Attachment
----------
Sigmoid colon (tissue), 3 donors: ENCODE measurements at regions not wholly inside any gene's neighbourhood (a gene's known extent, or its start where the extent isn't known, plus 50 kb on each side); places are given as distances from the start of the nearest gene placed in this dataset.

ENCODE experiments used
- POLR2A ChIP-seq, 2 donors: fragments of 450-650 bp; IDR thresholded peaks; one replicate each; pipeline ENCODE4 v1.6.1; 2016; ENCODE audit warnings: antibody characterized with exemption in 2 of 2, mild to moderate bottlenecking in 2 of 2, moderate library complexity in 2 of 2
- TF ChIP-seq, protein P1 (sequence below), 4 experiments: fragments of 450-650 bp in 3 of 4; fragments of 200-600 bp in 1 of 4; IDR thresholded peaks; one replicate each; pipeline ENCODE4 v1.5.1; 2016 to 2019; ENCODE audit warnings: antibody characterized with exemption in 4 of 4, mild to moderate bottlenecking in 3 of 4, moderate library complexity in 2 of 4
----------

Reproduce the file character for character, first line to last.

Sigmoid colon (tissue), 3 donors: ENCODE measurements at regions not wholly inside any gene's neighbourhood (a gene's known extent, or its start where the extent isn't known, plus 50 kb on each side); places are given as distances from the start of the nearest gene placed in this dataset.

ENCODE experiments used
- POLR2A ChIP-seq, 2 donors: fragments of 450-650 bp; IDR thresholded peaks; one replicate each; pipeline ENCODE4 v1.6.1; 2016; ENCODE audit warnings: antibody characterized with exemption in 2 of 2, mild to moderate bottlenecking in 2 of 2, moderate library complexity in 2 of 2
- TF ChIP-seq, protein P1 (sequence below), 4 experiments: fragments of 450-650 bp in 3 of 4; fragments of 200-600 bp in 1 of 4; IDR thresholded peaks; one replicate each; pipeline ENCODE4 v1.5.1; 2016 to 2019; ENCODE audit warnings: antibody characterized with exemption in 4 of 4, mild to moderate bottlenecking in 3 of 4, moderate library complexity in 2 of 4